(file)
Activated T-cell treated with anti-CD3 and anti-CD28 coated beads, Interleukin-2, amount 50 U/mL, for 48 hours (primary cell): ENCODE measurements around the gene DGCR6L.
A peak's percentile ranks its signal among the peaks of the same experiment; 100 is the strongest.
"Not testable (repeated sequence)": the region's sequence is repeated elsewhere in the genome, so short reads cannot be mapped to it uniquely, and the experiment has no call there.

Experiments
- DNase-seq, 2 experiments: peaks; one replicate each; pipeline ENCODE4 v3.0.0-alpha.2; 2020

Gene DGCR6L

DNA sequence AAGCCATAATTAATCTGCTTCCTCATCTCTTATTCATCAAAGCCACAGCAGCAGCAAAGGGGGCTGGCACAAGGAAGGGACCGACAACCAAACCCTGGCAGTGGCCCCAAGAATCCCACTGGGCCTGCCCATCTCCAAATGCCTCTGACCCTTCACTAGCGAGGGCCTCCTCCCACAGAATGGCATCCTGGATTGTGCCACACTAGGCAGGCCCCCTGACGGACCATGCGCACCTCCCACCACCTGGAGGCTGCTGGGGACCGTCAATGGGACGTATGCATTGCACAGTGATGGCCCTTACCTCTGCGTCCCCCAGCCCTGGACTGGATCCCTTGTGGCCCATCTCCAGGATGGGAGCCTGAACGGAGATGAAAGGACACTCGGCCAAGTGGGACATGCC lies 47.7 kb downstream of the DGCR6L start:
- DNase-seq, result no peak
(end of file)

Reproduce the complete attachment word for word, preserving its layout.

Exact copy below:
Activated T-cell treated with anti-CD3 and anti-CD28 coated beads, Interleukin-2, amount 50 U/mL, for 48 hours (primary cell): ENCODE measurements around the gene DGCR6L.
A peak's percentile ranks its signal among the peaks of the same experiment; 100 is the strongest.
"Not testable (repeated sequence)": the region's sequence is repeated elsewhere in the genome, so short reads cannot be mapped to it uniquely, and the experiment has no call there.

Experiments
- DNase-seq, 2 experiments: peaks; one replicate each; pipeline ENCODE4 v3.0.0-alpha.2; 2020

Gene DGCR6L

DNA sequence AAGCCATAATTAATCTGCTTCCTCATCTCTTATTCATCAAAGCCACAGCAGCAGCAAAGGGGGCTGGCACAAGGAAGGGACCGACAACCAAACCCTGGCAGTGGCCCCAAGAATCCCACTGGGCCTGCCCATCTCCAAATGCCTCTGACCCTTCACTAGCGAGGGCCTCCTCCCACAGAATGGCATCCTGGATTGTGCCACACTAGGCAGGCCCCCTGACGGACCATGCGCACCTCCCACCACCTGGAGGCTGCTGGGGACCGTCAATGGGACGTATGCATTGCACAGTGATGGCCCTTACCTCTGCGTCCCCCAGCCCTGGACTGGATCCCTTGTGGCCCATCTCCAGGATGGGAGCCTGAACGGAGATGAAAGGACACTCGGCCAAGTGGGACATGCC lies 47.7 kb downstream of the DGCR6L start:
- DNase-seq, result no peak